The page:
Susi... not Suzi Q, not Suey... just Susi. Welcome to my Soap Box. Everything is up for discussion... Relationships, politics, religion, current events, stupid people... EVERYTHING!
Nothing is sacred... especially religion.
And then occasionally some poetry. Enjoy.
Wednesday, August 17, 2011
We've all heard stories where some freak accident occurred and a person either drowned, got electrocuted, stabbed or shot and miraculously made it through the harrowing ordeal only to have everyone close to the situation praise god for it. As if he had anything, at all, to do with it.
Now the last time I checked, the definition of a miracle is that it can only come about by divine intervention, meaning that it was a really detrimental situation before and then poof! divinity intervened and voila! you have a complete restoration to your original state of health. You know, like in the movies when vampires can get hurt, but they heal right back up again. If that happened before my very own eyes, I would have to call it a miracle, but this is not something that we see occurring.
Typically, the things we see reported in the daily news always have some type of medical intervention taking place shortly after the tragic accident. I would contend that the intervention is what contributes to their eventual healing and sadly, it's not getting the richly deserved credit. At times, when I have pointed this out the usual comeback is - 'well, it was god who put those doctors in his/her path to heal the people.' Naturally, it was in god's plan, all along.
The other thing I've never understood, what is the reason why believers thank god when someone gets better. They must truly think he did something or do they thank him because it was cool that god's will was their will or do they thank him for keeping the injured person alive? I'd like to understand that because why would anybody want to thank him for actually saving the person when, in reality, them dying seems a much more logical idea based on their belief system.
If you are a believer and heaven is so grand, wouldn't it be better to be up there with daddy than down on earth with all the sinners (fake christians, non-believers and evil people)? Why wouldn't they want that for their loved ones? Isn't it a better life for them up in heaven? Seems to me the reason they are glad that they think god has intervened is because they are selfish. They want them here for themselves.
The reason for being selfish is obvious. Who wants their day to day reality to change and no longer have their loved ones by their side helping to create the memories that sustain them at times. If they died, people would be very sad, possibly for a very long time because it's really hard to let go of the ones you love if you haven't accepted the finality of death. Facing that possibility can be very difficult, as evidenced by so many people dealing with depression after the death of a loved one.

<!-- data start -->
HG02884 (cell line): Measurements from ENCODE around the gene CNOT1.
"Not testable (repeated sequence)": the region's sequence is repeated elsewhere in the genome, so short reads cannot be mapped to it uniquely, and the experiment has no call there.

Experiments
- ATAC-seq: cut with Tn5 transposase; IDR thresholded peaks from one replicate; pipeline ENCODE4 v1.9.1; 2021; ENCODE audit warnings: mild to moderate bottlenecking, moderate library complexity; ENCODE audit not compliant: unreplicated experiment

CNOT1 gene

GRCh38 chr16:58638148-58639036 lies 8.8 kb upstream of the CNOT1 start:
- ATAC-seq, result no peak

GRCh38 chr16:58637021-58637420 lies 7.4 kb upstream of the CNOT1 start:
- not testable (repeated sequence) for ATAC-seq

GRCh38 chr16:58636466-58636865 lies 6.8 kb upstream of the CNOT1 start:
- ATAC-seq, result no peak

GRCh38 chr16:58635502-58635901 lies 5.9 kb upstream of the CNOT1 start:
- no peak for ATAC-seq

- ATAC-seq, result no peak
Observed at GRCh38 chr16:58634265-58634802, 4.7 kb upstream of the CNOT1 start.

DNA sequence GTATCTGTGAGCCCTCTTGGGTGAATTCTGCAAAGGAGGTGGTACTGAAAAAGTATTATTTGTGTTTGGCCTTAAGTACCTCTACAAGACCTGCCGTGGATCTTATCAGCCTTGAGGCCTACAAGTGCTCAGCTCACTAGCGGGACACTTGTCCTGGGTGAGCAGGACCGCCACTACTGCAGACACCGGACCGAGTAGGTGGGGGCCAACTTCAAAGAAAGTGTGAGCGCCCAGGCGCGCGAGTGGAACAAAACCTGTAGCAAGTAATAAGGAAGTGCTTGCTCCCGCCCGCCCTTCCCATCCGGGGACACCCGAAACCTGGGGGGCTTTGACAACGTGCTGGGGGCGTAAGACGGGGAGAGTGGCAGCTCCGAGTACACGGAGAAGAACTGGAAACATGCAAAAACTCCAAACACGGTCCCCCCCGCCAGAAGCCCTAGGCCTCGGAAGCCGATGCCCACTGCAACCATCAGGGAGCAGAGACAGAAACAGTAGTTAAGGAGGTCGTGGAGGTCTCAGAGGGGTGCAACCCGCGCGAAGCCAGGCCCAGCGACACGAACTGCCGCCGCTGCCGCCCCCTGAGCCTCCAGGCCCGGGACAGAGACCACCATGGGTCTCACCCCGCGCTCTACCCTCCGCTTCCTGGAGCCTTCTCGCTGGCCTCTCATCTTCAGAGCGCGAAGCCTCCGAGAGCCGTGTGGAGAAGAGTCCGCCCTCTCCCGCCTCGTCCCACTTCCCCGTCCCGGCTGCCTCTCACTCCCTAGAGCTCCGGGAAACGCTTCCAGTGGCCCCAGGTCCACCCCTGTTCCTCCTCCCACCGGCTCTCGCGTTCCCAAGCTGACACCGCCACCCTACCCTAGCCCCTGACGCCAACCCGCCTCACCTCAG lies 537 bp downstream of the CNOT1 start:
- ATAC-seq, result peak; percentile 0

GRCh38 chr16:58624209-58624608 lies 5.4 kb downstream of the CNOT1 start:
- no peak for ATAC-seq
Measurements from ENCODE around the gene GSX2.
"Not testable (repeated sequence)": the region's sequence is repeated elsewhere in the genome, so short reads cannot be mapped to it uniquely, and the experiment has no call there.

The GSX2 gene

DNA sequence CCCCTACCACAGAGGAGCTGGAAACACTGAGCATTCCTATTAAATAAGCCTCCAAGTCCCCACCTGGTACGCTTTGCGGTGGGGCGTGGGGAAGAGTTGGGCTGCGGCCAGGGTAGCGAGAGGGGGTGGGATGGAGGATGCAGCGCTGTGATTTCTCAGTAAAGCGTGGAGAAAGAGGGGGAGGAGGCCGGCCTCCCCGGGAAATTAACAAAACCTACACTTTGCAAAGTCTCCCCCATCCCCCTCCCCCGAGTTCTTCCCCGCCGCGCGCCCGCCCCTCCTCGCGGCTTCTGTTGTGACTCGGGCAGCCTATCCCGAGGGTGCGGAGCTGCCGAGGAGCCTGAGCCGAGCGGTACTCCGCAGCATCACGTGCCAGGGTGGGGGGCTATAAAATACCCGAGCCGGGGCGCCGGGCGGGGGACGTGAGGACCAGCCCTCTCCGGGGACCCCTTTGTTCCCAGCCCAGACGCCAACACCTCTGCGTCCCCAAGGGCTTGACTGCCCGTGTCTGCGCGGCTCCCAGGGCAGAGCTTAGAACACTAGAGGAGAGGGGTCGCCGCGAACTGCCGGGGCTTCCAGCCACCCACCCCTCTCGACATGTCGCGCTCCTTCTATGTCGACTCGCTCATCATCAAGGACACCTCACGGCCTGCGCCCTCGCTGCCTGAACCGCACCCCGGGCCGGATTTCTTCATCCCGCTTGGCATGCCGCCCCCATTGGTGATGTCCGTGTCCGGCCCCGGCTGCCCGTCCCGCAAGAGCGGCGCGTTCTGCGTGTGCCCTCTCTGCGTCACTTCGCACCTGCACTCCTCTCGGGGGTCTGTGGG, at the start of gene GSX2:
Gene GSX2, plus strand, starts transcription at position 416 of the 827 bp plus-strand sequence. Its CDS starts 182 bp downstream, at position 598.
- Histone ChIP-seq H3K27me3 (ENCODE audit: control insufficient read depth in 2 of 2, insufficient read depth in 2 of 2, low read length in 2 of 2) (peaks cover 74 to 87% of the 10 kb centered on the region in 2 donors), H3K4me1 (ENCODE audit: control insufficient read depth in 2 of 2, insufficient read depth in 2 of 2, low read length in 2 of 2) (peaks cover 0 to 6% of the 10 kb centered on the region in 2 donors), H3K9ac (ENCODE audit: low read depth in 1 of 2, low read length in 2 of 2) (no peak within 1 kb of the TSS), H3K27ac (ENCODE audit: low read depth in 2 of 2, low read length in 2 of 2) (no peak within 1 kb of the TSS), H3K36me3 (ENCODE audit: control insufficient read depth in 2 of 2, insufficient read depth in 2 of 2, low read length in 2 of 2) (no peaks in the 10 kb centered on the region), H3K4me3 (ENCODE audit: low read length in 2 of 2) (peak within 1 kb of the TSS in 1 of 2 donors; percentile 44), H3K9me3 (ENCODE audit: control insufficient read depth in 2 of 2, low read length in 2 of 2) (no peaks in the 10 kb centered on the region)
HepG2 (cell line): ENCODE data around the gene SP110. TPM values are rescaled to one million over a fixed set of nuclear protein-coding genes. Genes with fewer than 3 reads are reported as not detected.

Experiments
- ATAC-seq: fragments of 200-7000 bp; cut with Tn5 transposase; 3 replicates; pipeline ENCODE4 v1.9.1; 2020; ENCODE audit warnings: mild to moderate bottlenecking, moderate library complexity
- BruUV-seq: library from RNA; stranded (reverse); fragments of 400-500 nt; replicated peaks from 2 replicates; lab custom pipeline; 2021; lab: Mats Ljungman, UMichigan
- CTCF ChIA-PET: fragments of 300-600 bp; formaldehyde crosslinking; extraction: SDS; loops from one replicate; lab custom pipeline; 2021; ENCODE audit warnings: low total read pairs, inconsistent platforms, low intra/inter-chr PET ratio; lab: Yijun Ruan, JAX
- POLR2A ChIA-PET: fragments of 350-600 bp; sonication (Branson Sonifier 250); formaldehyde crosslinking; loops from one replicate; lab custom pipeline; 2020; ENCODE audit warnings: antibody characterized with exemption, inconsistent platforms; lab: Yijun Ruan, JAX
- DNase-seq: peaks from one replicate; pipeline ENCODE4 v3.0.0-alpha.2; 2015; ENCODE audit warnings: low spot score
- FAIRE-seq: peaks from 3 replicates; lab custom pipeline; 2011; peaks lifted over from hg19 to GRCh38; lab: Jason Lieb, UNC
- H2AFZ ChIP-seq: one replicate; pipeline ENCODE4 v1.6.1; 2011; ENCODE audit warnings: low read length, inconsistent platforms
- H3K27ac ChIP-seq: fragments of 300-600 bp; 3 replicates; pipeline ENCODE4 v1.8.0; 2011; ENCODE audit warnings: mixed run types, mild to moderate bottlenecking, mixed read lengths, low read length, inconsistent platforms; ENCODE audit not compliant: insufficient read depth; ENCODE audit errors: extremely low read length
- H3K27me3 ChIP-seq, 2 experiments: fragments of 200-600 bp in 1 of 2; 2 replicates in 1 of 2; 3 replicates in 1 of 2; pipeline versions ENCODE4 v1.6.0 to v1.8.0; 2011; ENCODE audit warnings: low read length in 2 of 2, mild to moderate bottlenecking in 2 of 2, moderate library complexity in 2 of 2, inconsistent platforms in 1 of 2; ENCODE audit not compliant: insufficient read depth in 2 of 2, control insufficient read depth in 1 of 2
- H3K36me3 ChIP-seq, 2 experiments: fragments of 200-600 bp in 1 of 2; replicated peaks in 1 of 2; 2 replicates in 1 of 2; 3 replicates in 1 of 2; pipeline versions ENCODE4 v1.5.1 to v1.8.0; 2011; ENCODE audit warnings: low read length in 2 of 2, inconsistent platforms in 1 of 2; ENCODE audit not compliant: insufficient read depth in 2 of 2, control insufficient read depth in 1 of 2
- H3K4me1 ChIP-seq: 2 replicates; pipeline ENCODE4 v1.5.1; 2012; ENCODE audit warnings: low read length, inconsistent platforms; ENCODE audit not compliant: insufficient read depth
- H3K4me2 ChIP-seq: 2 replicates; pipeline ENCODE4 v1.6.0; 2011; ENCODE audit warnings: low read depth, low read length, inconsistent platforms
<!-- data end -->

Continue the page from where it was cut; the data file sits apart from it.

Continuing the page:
I know that if my husband or my children would die, it would be hard for a bit after the initial shock because day to day reality is a warm, comfortable blanket I snuggle deeper into the longer we are all engaged, but I understand that death does happen and I accept that. The time will pass, change will occur and a new reality will emerge. Will there be sadness when hugs can't be obtained or kisses exchanged, of course, but a different version of life will go on that engages me fully until my own eventual death. As an atheist, believing that this life is the only one we get, helps me to make good choices every day that enrich me, add meaning to it and bring satisfaction to my life. It makes the process of going through the bad times easier and by accepting whatever comes my way is just something that must be managed until there is nothing to manage anymore.
But, again, following their logic - if I knew for a fact that the place the person was going to was better than here and their pain and suffering in dealing with life on life's terms was over - I would be ecstatic for them, sad a little for me because I would miss their presence, but truly jubilant that they are somewhere better. The prospect that I will join them at a later date only adding to my joy.
Could it be possible that believers subconsciously haven't truly accepted that god is real and that, more than anything, is what is contributing to them wanting those people staying here healthy and vibrant? They know deep down in the recesses of the active but religion-suppressed brain cells, the ones that are making sense of nonsense, there is no god and when they die they are just dead. They have not yet come to terms with the fact that this life is all there is, they quite possibly haven't made the best of their relationship with this person and want more than anything for them to stay alive to make it all better between themselves. That's a wild theory, one they would deny, I'm sure.
For me, logically, this life is the only one there is and that there are trained individuals available who will do whatever it takes to fix a life and save it from death. But also knowing that in reality they are not gods and sometimes life just doesn't work out the way I want it to. There are no illusions that it would be any other way with the tools and resources available to us in this day and age. I depend on that keep my reality a relatively stable one.
Life is hard enough but add to that a belief that a mysterious figure, who they can't possibly know what motivates him to do the things he does, is the only thing they have to depend on to get them through the life and death situations of their loved ones; that must be an unsettling way to deal with the harshness that life throws their way.
Ultimately, everyone must decide for themselves what constitutes life, but removing imaginary bonds to a supernatural being are the first step to a life that is grounded in reality.